Search Images Maps Play YouTube News Gmail Drive More »
Sign in
Screen reader users: click this link for accessible mode. Accessible mode has the same essential features but works better with your reader.

Patents

  1. Advanced Patent Search
Publication numberUS3334656 A
Publication typeGrant
Publication dateAug 8, 1967
Filing dateOct 20, 1965
Priority dateOct 20, 1965
Publication numberUS 3334656 A, US 3334656A, US-A-3334656, US3334656 A, US3334656A
InventorsRobert F Boyle
Original AssigneePneumo Dynamics Corp
Export CitationBiBTeX, EndNote, RefMan
External Links: USPTO, USPTO Assignment, Espacenet
Rotary tape valve
US 3334656 A
Images(2)
Previous page
Next page
Description  (OCR text may contain errors)

1957 R. F. BOYLE 3,334,656

ROTARY TAPE VALVE Filed Oct. 20, 1965 2 Sheets-Sheet 1 INVENTOR.

ROBERT E BOYLE ATTORNEY Aug. 8, 1967 Filed 00%.. 20, 1965 R. F. BOYLE ROTARY TAPE VALVE 2 Sheets-Sheet 2 -3 11v VENTOR.

' ROBERT F. BOYLE AT TORNEY FIG. 8 "Q W United States Patent 3,334,656 ROTARY TAPE VALVE Robert F. Boyle, Parchment, Mich., assignor to Pneumo Dynamics Corporation, Cleveland, Ohio Filed Oct. 20, 1965, Ser. No. 498,654 9 Claims. (Cl. 137596) This invention relates to a fluid valve of the type in which control is accomplished by variably wrapping a flexible tape about a curved ported surface.

Rotary or rolling tape valves have been known as a broad class for a very long time and a wide variety of mechanical designs have been at least proposed in an effort to produce such a unit of commercially acceptable construction and performance. Since, in an elemental sense, the actuating principle requires a tape or flat strip to be wrapped and unwrapped on a curved surface in which the port to be controlled occurs, the performance of the valve is critically dependent upon the character of the interengagement of the tape and surface over a fairly significant area, and it has been found generally necessary to incorporate some design feature or means for maintaining tension in the tape and thereby adequate sealing force. A known valve assembly on this order, as an example, includes an adjustment screw attachment for one end of the tape so that actuation of the screw produces the desired tensioning of the tape, with the unit inward force applied by the tape as a result of the tension greater than any fluid unit force outward which might occur at the port. This expedient, and others which similarly involve a tightening or tensioning device for the tape, are not considered to be wholly satisfactory in view of the tendency for the adjusted condition to become changed in the normal circumstances of use of the valve over any significant period of time, with frequent attention and readjustment required to maintain the intended level of performance.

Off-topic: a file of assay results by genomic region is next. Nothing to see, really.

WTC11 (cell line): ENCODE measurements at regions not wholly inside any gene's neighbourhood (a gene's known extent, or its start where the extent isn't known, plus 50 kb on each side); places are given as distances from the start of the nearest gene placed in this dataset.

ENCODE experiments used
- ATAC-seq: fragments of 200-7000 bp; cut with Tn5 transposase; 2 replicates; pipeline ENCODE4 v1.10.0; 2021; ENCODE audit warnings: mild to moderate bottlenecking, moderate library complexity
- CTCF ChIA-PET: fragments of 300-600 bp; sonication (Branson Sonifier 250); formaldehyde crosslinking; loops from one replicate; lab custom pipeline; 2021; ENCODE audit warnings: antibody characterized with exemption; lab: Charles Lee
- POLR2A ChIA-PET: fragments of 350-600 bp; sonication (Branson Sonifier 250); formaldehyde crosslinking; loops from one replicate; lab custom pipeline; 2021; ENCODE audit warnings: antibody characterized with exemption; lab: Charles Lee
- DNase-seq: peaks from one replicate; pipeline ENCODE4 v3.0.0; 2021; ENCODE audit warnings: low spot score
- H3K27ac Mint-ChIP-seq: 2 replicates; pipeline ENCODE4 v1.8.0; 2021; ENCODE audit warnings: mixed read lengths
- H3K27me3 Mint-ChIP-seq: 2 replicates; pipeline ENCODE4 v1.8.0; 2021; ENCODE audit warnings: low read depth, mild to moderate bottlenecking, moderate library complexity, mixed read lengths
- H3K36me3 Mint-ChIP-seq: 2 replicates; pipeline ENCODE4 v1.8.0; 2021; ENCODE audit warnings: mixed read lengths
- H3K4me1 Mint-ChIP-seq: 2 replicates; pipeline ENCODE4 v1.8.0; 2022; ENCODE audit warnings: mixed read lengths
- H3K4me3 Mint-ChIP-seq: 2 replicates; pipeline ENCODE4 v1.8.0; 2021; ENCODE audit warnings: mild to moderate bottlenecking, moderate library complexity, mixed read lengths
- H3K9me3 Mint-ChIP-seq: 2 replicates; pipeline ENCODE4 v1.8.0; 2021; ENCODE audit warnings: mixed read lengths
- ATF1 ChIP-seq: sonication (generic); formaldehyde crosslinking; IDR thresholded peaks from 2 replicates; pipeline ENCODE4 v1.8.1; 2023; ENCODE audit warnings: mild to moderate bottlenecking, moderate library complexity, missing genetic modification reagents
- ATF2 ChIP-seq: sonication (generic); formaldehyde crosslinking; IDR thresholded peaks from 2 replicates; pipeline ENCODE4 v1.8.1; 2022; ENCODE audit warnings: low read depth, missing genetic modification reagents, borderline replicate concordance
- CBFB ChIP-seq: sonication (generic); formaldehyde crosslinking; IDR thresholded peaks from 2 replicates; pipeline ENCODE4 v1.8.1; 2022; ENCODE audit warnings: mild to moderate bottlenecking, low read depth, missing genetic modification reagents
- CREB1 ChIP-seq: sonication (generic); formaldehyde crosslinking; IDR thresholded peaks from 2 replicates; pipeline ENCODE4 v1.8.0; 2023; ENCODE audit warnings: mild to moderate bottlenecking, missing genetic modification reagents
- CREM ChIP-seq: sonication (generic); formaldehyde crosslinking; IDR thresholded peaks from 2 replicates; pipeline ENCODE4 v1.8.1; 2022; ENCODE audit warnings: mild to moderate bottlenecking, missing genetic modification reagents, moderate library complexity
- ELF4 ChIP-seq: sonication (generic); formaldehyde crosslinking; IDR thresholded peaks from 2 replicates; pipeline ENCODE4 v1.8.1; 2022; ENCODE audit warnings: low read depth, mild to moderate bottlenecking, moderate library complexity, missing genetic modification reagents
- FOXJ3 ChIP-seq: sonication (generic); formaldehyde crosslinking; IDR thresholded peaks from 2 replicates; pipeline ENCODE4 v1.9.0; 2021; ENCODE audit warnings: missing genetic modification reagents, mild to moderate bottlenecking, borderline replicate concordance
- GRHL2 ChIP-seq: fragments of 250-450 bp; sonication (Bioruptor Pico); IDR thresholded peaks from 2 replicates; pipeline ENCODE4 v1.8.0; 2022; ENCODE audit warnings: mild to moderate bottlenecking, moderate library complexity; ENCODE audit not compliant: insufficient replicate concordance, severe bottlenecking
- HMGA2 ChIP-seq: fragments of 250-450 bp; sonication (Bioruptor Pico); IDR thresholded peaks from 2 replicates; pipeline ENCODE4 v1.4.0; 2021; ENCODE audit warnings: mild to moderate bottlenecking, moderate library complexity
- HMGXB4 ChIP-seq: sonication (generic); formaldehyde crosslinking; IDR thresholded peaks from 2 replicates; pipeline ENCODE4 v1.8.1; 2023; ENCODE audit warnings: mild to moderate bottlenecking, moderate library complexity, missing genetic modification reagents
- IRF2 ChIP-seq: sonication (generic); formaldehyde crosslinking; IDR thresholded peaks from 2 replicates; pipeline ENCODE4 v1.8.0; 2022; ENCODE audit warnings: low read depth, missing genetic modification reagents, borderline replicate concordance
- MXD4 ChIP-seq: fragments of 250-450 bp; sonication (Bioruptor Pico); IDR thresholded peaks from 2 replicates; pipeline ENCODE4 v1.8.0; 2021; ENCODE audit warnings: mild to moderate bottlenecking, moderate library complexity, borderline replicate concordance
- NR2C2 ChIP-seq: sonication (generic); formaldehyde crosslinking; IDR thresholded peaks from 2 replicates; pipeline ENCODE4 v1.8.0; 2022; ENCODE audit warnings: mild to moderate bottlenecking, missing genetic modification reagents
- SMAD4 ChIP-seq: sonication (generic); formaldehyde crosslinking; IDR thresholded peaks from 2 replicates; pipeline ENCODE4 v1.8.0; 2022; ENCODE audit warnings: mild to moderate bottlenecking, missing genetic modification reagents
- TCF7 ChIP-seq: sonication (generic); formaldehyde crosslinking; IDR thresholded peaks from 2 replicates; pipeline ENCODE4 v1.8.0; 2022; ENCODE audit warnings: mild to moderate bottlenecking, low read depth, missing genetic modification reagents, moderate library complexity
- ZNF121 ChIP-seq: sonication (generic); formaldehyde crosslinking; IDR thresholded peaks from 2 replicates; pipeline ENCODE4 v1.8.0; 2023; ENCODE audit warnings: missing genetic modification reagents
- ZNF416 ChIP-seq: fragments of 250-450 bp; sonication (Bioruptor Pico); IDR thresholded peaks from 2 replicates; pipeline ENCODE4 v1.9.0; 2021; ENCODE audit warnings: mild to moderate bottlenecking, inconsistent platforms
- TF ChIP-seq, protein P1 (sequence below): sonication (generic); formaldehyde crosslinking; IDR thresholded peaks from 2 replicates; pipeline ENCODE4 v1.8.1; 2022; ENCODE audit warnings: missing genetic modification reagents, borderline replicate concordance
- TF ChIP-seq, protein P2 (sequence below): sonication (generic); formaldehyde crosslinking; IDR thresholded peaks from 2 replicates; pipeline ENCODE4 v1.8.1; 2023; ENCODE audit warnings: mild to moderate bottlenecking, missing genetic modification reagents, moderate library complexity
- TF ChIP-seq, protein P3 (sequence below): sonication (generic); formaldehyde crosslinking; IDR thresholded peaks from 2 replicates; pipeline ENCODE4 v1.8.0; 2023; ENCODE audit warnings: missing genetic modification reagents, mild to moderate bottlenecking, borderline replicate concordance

It. is an object of the present invention, accordingly, to provide such a rotary tape valve which is primarily distinguished and improved by the absence of any device for tensioning the tape or tapes as in the conventional designs, without loss of the positive sealing needed for proper control.

It is also an important object of the invention to provide a valve of the indicated class which is of greatly simplified construction, with resulting advantages and improvements in respect of both production and performance. The new valve design, more particularly, employs a simplified porting arrangement, minimizes critical dimensioning, and is relatively insensitive to contamination.